An exhibition examining the enduring role and power of gold in Italian art, featuring the work of more than 20 artists ranging from the 14th to the 21st centuries, will be presented by Casoli De Luca at 8 East 63rd Street in New York. On view from October 25 to November 23, 2019, ORO d’ITALIA explores why gold has been such a compelling medium for artists through time, because of its malleability, reflectivity, and colour, as well as its inherent value and symbolic meaning. The works range in time and content from Renaissance gold-ground panel religious paintings to satirical uses in contemporary art, and with a special focus on the seemingly oxymoronic use of gold by Arte Povera artists.
“We wanted to trace a narrative of Italian artistic identity through gold because of its timeless allure to artists and audiences,” stated gallery co-founder Sergio Casoli. “Sometimes sacred and sometimes irreverent, serving as a celestial background or a decadent highlight, gold is always beautiful and always arresting. It is no wonder that this material is so pervasive throughout the history of Italian art.”
ORO d’ITALIA, presented in collaboration with Studio Geuna and Ginevra Caltagirone, includes paintings, sculptures, ceramics, and mixed media works utilizing this precious metal. The show begins with a few works by Florentine masters of the 14th century and continues to Futurists, like Giacomo Balla. The core of the exhibition is a rich overview of post-war Italian art, with works by Carla Accardi, Alberto Burri, Luciano Fabro, Lucio Fontana, Fausto Melotti, Giuseppe Penone, and Michelangelo Pistoletto.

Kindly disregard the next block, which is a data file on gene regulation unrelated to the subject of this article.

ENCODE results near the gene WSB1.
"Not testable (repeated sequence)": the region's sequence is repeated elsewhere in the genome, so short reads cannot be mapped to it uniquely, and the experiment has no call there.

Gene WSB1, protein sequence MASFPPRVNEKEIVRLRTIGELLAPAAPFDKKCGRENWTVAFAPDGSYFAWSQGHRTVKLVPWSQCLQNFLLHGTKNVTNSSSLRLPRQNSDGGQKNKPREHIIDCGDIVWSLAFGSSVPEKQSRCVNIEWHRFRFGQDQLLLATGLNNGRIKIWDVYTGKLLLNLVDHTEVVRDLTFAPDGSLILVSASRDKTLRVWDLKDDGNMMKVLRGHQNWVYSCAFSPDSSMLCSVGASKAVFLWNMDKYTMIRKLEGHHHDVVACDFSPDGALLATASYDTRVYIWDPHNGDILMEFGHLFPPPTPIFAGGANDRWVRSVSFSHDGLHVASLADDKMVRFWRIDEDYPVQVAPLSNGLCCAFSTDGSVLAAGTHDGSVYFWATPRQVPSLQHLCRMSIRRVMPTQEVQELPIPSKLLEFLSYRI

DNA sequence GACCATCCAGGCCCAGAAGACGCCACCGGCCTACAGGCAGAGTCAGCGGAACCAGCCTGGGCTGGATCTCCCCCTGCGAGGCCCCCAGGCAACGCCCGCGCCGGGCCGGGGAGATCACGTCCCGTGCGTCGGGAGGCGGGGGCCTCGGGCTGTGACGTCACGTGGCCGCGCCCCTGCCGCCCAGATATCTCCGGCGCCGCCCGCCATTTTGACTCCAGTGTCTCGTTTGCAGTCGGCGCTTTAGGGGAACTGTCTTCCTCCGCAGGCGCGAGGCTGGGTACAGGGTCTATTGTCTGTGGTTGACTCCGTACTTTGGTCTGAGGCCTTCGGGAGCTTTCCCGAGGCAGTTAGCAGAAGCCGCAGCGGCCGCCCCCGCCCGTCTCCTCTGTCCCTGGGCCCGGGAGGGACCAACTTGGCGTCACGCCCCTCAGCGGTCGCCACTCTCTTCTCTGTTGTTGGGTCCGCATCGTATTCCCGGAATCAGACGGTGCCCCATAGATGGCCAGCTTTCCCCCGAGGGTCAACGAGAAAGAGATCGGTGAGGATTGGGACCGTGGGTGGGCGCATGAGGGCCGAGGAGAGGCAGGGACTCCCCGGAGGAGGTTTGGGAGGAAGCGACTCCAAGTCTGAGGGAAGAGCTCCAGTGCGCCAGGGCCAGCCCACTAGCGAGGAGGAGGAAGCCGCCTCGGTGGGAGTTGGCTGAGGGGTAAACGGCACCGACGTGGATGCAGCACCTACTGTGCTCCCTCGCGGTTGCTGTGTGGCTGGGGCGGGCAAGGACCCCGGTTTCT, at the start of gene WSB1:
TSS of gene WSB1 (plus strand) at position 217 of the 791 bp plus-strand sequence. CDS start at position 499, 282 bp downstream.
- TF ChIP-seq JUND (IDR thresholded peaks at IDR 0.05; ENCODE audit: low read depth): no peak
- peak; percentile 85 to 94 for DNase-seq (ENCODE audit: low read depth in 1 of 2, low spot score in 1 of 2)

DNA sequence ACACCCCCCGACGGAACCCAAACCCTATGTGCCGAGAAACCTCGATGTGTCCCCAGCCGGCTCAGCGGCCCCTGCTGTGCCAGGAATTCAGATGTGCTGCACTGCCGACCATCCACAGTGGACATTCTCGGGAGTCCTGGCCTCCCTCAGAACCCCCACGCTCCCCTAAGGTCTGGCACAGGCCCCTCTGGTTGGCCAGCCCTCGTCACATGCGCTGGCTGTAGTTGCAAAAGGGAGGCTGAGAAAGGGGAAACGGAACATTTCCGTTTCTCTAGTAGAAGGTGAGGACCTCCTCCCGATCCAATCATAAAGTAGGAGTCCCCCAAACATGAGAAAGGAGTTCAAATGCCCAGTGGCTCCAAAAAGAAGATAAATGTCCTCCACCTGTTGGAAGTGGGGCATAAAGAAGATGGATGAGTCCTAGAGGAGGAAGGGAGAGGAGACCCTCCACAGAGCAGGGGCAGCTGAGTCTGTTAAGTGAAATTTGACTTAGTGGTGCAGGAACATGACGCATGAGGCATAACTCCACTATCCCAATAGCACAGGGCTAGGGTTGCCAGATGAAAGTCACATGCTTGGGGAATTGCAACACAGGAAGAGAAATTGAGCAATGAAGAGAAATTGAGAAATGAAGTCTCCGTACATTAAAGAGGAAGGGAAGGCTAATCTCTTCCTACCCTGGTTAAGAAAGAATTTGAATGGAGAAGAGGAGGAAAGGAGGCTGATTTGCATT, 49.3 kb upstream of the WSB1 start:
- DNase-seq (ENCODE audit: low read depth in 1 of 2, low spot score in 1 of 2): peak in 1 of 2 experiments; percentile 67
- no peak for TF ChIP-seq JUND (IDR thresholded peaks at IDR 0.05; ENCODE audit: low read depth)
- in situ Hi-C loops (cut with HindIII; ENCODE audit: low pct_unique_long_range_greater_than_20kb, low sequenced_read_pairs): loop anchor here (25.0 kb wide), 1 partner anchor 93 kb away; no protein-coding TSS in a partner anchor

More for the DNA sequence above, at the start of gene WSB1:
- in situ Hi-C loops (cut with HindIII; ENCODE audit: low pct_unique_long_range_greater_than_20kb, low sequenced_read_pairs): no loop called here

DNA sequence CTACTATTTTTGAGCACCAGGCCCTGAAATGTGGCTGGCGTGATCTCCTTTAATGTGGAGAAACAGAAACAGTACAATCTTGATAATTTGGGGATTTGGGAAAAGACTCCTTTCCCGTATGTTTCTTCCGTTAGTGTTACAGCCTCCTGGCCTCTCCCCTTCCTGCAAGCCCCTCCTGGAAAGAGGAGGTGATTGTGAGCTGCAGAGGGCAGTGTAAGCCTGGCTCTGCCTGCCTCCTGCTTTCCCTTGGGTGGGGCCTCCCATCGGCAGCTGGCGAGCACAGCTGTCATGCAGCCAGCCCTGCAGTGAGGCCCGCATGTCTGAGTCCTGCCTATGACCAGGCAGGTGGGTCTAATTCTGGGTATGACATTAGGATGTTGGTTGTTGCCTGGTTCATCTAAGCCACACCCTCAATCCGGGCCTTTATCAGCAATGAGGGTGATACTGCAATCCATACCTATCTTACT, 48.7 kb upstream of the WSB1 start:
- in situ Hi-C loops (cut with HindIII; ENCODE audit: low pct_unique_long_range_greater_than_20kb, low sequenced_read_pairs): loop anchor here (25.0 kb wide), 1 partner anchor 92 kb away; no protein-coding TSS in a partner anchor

“We are particularly intrigued with the use of gold in post-war art, especially Arte Povera, which marked a seismic shift in Italian art,” stated gallery co-founder Mattia De Luca. “Tracing the artistic alchemy of gold from the earliest works, in which it conjures up sacred space, to its recombinant use by contemporary artists, reveals that its role in art is as malleable as the element itself.”